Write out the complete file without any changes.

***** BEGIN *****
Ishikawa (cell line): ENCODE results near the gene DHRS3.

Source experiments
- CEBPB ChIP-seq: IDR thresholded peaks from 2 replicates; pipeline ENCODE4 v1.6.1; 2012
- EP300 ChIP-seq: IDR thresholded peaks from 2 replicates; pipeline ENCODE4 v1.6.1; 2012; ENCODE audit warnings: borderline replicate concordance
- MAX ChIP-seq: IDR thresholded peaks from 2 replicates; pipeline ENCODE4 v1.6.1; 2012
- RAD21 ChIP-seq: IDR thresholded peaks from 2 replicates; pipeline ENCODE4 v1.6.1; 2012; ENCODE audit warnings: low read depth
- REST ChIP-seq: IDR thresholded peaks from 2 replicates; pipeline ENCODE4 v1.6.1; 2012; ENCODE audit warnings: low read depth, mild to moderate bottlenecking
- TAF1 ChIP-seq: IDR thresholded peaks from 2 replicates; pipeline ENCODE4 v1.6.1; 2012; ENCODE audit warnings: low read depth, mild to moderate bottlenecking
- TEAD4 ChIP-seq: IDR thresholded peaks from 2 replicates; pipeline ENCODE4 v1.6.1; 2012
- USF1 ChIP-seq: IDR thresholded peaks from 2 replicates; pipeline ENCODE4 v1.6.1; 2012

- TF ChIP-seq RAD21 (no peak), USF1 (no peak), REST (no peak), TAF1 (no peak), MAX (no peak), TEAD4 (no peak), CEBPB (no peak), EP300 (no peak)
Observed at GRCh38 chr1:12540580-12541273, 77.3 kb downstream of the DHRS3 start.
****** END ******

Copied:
Ishikawa (cell line): ENCODE results near the gene DHRS3.

Source experiments
- CEBPB ChIP-seq: IDR thresholded peaks from 2 replicates; pipeline ENCODE4 v1.6.1; 2012
- EP300 ChIP-seq: IDR thresholded peaks from 2 replicates; pipeline ENCODE4 v1.6.1; 2012; ENCODE audit warnings: borderline replicate concordance
- MAX ChIP-seq: IDR thresholded peaks from 2 replicates; pipeline ENCODE4 v1.6.1; 2012
- RAD21 ChIP-seq: IDR thresholded peaks from 2 replicates; pipeline ENCODE4 v1.6.1; 2012; ENCODE audit warnings: low read depth
- REST ChIP-seq: IDR thresholded peaks from 2 replicates; pipeline ENCODE4 v1.6.1; 2012; ENCODE audit warnings: low read depth, mild to moderate bottlenecking
- TAF1 ChIP-seq: IDR thresholded peaks from 2 replicates; pipeline ENCODE4 v1.6.1; 2012; ENCODE audit warnings: low read depth, mild to moderate bottlenecking
- TEAD4 ChIP-seq: IDR thresholded peaks from 2 replicates; pipeline ENCODE4 v1.6.1; 2012
- USF1 ChIP-seq: IDR thresholded peaks from 2 replicates; pipeline ENCODE4 v1.6.1; 2012

- TF ChIP-seq RAD21 (no peak), USF1 (no peak), REST (no peak), TAF1 (no peak), MAX (no peak), TEAD4 (no peak), CEBPB (no peak), EP300 (no peak)
Observed at GRCh38 chr1:12540580-12541273, 77.3 kb downstream of the DHRS3 start.